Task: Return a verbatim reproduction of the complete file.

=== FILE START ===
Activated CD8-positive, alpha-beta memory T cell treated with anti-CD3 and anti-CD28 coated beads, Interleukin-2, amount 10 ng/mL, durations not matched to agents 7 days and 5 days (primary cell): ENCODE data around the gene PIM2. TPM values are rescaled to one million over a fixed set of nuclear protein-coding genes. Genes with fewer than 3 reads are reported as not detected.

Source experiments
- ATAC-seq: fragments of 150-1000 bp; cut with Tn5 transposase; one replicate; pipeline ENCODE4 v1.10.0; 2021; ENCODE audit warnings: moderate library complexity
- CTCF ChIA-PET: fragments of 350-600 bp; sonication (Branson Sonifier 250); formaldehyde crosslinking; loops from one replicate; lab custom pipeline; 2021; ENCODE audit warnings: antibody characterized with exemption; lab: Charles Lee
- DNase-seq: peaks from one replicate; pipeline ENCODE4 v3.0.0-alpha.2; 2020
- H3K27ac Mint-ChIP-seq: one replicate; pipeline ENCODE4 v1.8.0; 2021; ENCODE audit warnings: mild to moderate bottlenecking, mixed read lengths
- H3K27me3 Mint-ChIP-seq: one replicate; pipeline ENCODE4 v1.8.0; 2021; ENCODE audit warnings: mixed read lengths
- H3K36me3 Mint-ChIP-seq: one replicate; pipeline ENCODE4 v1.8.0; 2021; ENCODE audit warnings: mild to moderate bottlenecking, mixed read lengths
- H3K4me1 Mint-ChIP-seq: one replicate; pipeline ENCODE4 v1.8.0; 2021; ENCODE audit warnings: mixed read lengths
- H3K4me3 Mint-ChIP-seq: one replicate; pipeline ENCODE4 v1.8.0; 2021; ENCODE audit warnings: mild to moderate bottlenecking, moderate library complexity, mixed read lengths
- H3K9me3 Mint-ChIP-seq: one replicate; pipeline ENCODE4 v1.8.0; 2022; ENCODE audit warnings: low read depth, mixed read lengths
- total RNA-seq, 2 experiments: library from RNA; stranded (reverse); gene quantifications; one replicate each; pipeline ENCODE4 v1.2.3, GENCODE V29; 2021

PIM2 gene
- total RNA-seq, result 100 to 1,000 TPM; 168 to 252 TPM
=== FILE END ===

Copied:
Activated CD8-positive, alpha-beta memory T cell treated with anti-CD3 and anti-CD28 coated beads, Interleukin-2, amount 10 ng/mL, durations not matched to agents 7 days and 5 days (primary cell): ENCODE data around the gene PIM2. TPM values are rescaled to one million over a fixed set of nuclear protein-coding genes. Genes with fewer than 3 reads are reported as not detected.

Source experiments
- ATAC-seq: fragments of 150-1000 bp; cut with Tn5 transposase; one replicate; pipeline ENCODE4 v1.10.0; 2021; ENCODE audit warnings: moderate library complexity
- CTCF ChIA-PET: fragments of 350-600 bp; sonication (Branson Sonifier 250); formaldehyde crosslinking; loops from one replicate; lab custom pipeline; 2021; ENCODE audit warnings: antibody characterized with exemption; lab: Charles Lee
- DNase-seq: peaks from one replicate; pipeline ENCODE4 v3.0.0-alpha.2; 2020
- H3K27ac Mint-ChIP-seq: one replicate; pipeline ENCODE4 v1.8.0; 2021; ENCODE audit warnings: mild to moderate bottlenecking, mixed read lengths
- H3K27me3 Mint-ChIP-seq: one replicate; pipeline ENCODE4 v1.8.0; 2021; ENCODE audit warnings: mixed read lengths
- H3K36me3 Mint-ChIP-seq: one replicate; pipeline ENCODE4 v1.8.0; 2021; ENCODE audit warnings: mild to moderate bottlenecking, mixed read lengths
- H3K4me1 Mint-ChIP-seq: one replicate; pipeline ENCODE4 v1.8.0; 2021; ENCODE audit warnings: mixed read lengths
- H3K4me3 Mint-ChIP-seq: one replicate; pipeline ENCODE4 v1.8.0; 2021; ENCODE audit warnings: mild to moderate bottlenecking, moderate library complexity, mixed read lengths
- H3K9me3 Mint-ChIP-seq: one replicate; pipeline ENCODE4 v1.8.0; 2022; ENCODE audit warnings: low read depth, mixed read lengths
- total RNA-seq, 2 experiments: library from RNA; stranded (reverse); gene quantifications; one replicate each; pipeline ENCODE4 v1.2.3, GENCODE V29; 2021

PIM2 gene
- total RNA-seq, result 100 to 1,000 TPM; 168 to 252 TPM